Home Video Hovel- Domain, by Sarah Brinks
One thing you can’t say about the French is that they hurry and Domain is a perfect example of that. Domain is a film that takes its time. The relationship between seventeen-year-old Pierre (Isaïe Sultan) and his middle aged Aunt Nadia (Béatrice Dalle) is a slow burn throughout the film. In the beginning Pierre is a bit of a lost puppy that follows her around soaking up her worldview and obsession with mathematics that she pontificates throughout the film. He forsakes spending time with his school friends to take walks in the park with her. Despite requests from his mother to spend less time together they begin to spend nearly everyday together. Pierre then take a lover, a handsome Frenchman named Fabrice and begins to be less dependent on his aunt’s company. As he pulls away she seems to need him more then ever and spirals deeper into her alcoholism. Pierre starts to see the cracks in her world-view and way of life. Once Nadia hits rock bottom and finds out she has cirrhosis of the liver she checks herself into a rehab clinic in Austria. Their relationship takes another subtle turn when Pierre visits her at the clinic and sees that she hasn’t really changed and he has. I think by the end of the film Pierre has come to realization that the only person who can help Nadia is herself.
Domain is the directorial debut of director Patric Chiha. Similar to many first-films that are written and directed by the same person, Domain has a calculated feel about it. Chiha makes some brave choices by spending so much time simply watching the main characters walking or standing together, it does however drag at times. You often see what Chiha is going for, but it seems to miss the mark by just a few degrees.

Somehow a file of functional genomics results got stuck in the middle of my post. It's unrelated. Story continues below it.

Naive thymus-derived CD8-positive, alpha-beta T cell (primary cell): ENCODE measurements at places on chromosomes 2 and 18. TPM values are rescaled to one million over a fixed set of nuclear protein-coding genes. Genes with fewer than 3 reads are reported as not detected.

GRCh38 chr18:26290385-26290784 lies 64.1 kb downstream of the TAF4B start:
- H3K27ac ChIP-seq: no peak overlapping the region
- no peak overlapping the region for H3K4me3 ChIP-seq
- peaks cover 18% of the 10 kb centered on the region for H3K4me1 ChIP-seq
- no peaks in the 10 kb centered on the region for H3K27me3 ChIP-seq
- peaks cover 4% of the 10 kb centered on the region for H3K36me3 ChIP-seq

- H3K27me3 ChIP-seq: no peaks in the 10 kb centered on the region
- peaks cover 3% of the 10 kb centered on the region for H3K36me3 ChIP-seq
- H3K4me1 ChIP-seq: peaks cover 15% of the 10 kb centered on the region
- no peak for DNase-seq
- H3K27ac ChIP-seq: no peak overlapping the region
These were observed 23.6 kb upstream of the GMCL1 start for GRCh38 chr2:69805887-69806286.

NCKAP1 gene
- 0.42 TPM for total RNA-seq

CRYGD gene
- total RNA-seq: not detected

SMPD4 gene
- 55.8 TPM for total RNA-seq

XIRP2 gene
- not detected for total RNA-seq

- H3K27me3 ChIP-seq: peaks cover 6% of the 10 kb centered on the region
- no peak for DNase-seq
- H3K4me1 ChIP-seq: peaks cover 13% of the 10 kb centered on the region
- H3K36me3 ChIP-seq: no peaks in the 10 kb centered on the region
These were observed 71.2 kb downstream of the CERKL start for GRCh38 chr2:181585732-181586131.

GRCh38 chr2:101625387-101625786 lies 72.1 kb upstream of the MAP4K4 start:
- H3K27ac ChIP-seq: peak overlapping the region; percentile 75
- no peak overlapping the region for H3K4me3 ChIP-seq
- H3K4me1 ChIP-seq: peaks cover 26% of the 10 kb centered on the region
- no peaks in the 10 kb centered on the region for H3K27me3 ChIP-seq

Nadia is a mathematician and sees her relationships, her actions, and the universe around her as mathematical equations. She uses math as a way to try to find order in the chaos of life, but in the end she finally realizes that chaos will always be a part of life. Her relationship with Pierre seems to be an equation of opposites. He is a man and she is a woman. He is just starting adulthood and she is well into middle age. He is just starting to form his own views on the world and she is well set her worldview.
Dalle’s performance is strong as Nadia. In the beginning you understand Pierre’s fascination with her. She is that “cool adult” we all envisioned our future selves as when we were teenagers. Dalle exhibits measured control of her performance as that “cool” persona slowly cracks and you see that she is actually a lonely, self-absorbed, alcoholic that has pushed away all the healthy relationships in her life.
Sultan’s performance as Pierre is difficult to describe. It is a very quite performance, not only is he given very little dialogue but he expresses very little emotional range. That isn’t to say that he isn’t a good actor. He embodies the naïve teenager well in the beginning of the film and then subtly transforms into a confident young adult by the end. At the peak of Nadia’s decent into alcoholism he exclaims that she drives him crazy. This is the first real outward expression of emotion you see from Pierre. Sultan seems to internalize all his thoughts and feelings as the character Pierre. In the beginning I wasn’t sure I liked this choice, but we see so many films with screaming, angry teenagers it was refreshing to see one that was subtler. The scenes with his immediate family show that he is still a teenager. He blows his mom off when she asks for details about Nadia and becomes annoyed when she tries to pry into his relationships with his friends and boyfriend.
There are no special features on the DVD. The picture and sound quality were both good. There are English subtitles on the DVD, there are a couple scenes in the snow where the white subtitles were difficult to read but that is only for a few seconds.
Domain is a languid meditation about family, self-destruction, and dealing with a chaotic universe. You have to be patient with the pace of the film but overall it is satisfying and will likely stick with you after you view it.